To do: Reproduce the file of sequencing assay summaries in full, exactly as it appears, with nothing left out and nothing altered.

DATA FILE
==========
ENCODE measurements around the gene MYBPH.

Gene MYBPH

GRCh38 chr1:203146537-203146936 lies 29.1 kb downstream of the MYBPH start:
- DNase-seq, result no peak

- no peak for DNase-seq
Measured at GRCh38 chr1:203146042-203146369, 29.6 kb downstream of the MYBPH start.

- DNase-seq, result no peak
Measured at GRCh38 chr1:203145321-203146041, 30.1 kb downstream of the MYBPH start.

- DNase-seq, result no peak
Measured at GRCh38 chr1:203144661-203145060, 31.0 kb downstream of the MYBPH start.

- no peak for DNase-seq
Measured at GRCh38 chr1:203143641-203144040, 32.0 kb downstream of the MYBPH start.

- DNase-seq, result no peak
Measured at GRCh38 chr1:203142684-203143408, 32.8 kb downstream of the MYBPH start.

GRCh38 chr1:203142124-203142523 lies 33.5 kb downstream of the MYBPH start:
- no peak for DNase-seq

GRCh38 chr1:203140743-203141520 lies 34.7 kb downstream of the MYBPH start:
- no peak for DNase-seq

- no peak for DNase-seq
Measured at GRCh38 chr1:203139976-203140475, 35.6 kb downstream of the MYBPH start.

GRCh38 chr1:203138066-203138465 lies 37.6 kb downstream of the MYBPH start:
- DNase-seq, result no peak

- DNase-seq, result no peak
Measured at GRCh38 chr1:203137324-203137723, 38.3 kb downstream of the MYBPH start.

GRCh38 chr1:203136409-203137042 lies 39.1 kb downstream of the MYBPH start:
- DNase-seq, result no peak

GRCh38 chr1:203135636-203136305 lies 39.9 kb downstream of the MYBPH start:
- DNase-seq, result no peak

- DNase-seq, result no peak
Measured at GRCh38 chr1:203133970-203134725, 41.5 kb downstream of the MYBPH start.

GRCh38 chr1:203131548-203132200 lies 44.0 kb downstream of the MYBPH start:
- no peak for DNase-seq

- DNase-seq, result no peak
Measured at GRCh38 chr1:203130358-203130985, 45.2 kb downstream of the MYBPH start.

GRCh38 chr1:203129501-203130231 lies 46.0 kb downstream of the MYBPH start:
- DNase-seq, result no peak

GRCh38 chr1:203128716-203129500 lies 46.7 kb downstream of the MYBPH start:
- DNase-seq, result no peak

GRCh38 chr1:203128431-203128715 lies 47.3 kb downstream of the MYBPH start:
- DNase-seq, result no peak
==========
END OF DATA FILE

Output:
ENCODE measurements around the gene MYBPH.

Gene MYBPH

GRCh38 chr1:203146537-203146936 lies 29.1 kb downstream of the MYBPH start:
- DNase-seq, result no peak

- no peak for DNase-seq
Measured at GRCh38 chr1:203146042-203146369, 29.6 kb downstream of the MYBPH start.

- DNase-seq, result no peak
Measured at GRCh38 chr1:203145321-203146041, 30.1 kb downstream of the MYBPH start.

- DNase-seq, result no peak
Measured at GRCh38 chr1:203144661-203145060, 31.0 kb downstream of the MYBPH start.

- no peak for DNase-seq
Measured at GRCh38 chr1:203143641-203144040, 32.0 kb downstream of the MYBPH start.

- DNase-seq, result no peak
Measured at GRCh38 chr1:203142684-203143408, 32.8 kb downstream of the MYBPH start.

GRCh38 chr1:203142124-203142523 lies 33.5 kb downstream of the MYBPH start:
- no peak for DNase-seq

GRCh38 chr1:203140743-203141520 lies 34.7 kb downstream of the MYBPH start:
- no peak for DNase-seq

- no peak for DNase-seq
Measured at GRCh38 chr1:203139976-203140475, 35.6 kb downstream of the MYBPH start.

GRCh38 chr1:203138066-203138465 lies 37.6 kb downstream of the MYBPH start:
- DNase-seq, result no peak

- DNase-seq, result no peak
Measured at GRCh38 chr1:203137324-203137723, 38.3 kb downstream of the MYBPH start.

GRCh38 chr1:203136409-203137042 lies 39.1 kb downstream of the MYBPH start:
- DNase-seq, result no peak

GRCh38 chr1:203135636-203136305 lies 39.9 kb downstream of the MYBPH start:
- DNase-seq, result no peak

- DNase-seq, result no peak
Measured at GRCh38 chr1:203133970-203134725, 41.5 kb downstream of the MYBPH start.

GRCh38 chr1:203131548-203132200 lies 44.0 kb downstream of the MYBPH start:
- no peak for DNase-seq

- DNase-seq, result no peak
Measured at GRCh38 chr1:203130358-203130985, 45.2 kb downstream of the MYBPH start.

GRCh38 chr1:203129501-203130231 lies 46.0 kb downstream of the MYBPH start:
- DNase-seq, result no peak

GRCh38 chr1:203128716-203129500 lies 46.7 kb downstream of the MYBPH start:
- DNase-seq, result no peak

GRCh38 chr1:203128431-203128715 lies 47.3 kb downstream of the MYBPH start:
- DNase-seq, result no peak